Now that indyref2 – sorry “ScotRef” – has been declared, what kind of campaign is it likely to be? Unionist commentators, predictably forecast a more divisive and bitterly fought campaign than last time, and they may be right. But that’s only because, as the Scottish Police Federation made clear, the 2014 referendum was almost entirely peaceful, democratic and law-abiding.
The only real disturbance in 2014 was from anger junkies on the internet – Britnats and cybernats hurling abuse at each other and JK Rowling accusing the Yes Campaign, unfairly, of fostering anti-English racism. Yet, not a single bullet was fired, nor a single punch thrown. The only projectile was a solitary egg hurled at the then Scottish Labour leader, Jim Murphy, while he was touring urban centres armed only with a soap box.
Compared with independence movements in places like Ireland or Eastern Europe, Scotland’s Yes campaign was a uniquely good-natured, almost benign political insurgency. And long may that continue. Yet, the level of popular engagement with the independence campaign was huge: an unprecedented 97 per cent voter registration and an 85 per cent turnout on the day. Scots cared a great deal about the choice before them.
Reading the latest definitive account of the 2014 campaign, Debating Scotland edited by Professor Michael Keating, director of Edinburgh University’s Centre on Constitutional Change, I was reminded just what a odd independence campaign it really was. On the surface it appeared to be almost a single issue campaign about the future currency of an independent Scotland.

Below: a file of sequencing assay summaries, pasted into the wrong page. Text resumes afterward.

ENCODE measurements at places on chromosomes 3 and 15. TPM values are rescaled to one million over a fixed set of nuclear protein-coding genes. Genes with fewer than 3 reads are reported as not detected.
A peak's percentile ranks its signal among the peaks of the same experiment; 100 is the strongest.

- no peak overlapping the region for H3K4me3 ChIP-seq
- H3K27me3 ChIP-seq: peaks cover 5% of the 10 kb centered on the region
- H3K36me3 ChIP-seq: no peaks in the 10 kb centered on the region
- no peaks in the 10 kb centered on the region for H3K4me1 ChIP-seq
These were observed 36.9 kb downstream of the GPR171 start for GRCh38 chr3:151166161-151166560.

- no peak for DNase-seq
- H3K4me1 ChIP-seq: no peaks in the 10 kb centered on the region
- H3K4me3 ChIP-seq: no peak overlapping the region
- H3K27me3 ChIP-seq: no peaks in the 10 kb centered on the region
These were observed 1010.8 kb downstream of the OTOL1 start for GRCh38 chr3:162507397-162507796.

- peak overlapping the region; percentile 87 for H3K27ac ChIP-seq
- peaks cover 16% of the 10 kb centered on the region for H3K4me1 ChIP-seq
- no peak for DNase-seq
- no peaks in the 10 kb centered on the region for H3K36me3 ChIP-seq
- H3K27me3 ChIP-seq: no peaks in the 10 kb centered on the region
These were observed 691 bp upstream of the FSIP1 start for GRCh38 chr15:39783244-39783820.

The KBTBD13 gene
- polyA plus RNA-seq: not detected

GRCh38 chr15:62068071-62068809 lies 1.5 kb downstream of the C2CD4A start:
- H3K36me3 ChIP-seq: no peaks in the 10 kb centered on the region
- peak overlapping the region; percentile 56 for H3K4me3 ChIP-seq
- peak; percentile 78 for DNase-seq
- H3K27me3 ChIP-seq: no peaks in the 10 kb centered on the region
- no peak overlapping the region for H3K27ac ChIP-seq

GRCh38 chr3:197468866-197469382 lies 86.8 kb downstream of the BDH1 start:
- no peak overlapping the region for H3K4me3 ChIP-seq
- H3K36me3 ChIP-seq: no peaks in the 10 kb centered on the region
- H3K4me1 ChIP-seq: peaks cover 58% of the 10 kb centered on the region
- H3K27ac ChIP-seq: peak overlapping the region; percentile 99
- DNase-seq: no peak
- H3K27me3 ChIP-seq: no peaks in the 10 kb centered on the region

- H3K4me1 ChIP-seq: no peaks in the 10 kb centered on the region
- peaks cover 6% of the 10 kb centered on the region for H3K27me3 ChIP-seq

Yet, the American Declaration of Independence never mentioned currency, nor did Irish nationalists worry overmuch about credit ratings or sterlingisation. When the Baltic states declared their independence from the Soviet Union they weren’t remotely concerned about convertibility with the rouble (even though the International Monetary Fund argued that they should be).
Indeed, it’s arguable that the very attempt to forecast any future arrangements was futile because it was impossible to know the circumstances that would obtain when Scotland became fully independent. Insisting on currency union, as the SNP did, just allowed the UK Government to issue the killer declaration that, as George Osborne put it, “if Scotland walks away from the Union it walks away from the pound”.
Still more remarkable then that, having narrowed the campaign focus on to an issue on which it could not win, the independence movement almost succeeded. At any rate, Yes Scotland ran the Unionist Better Together far closer than anyone could have forecast when the campaign began. Forty-five per cent of voters, 1.6 million, opted for what experts from the IMF to the Institute for Fiscal Studies were forecasting would be a costly leap in the dark.
Even more surprising, as the Keating book makes clear, was that the vast majority of voters didn’t seem to be particularly motivated by independence or identity politics. Most Scots seemed to be in the middle range of “devo-max”, federalism, and more powers for Holyrood, and the economy dominated debate. Chauvinist sentiment was conspicuous by its absence. There was no obvious hatred of English people, precious little celebration of Scottish culture and almost no attempt to invoke the ghosts of Wallace, Bruce and the Scottish Wars of Independence.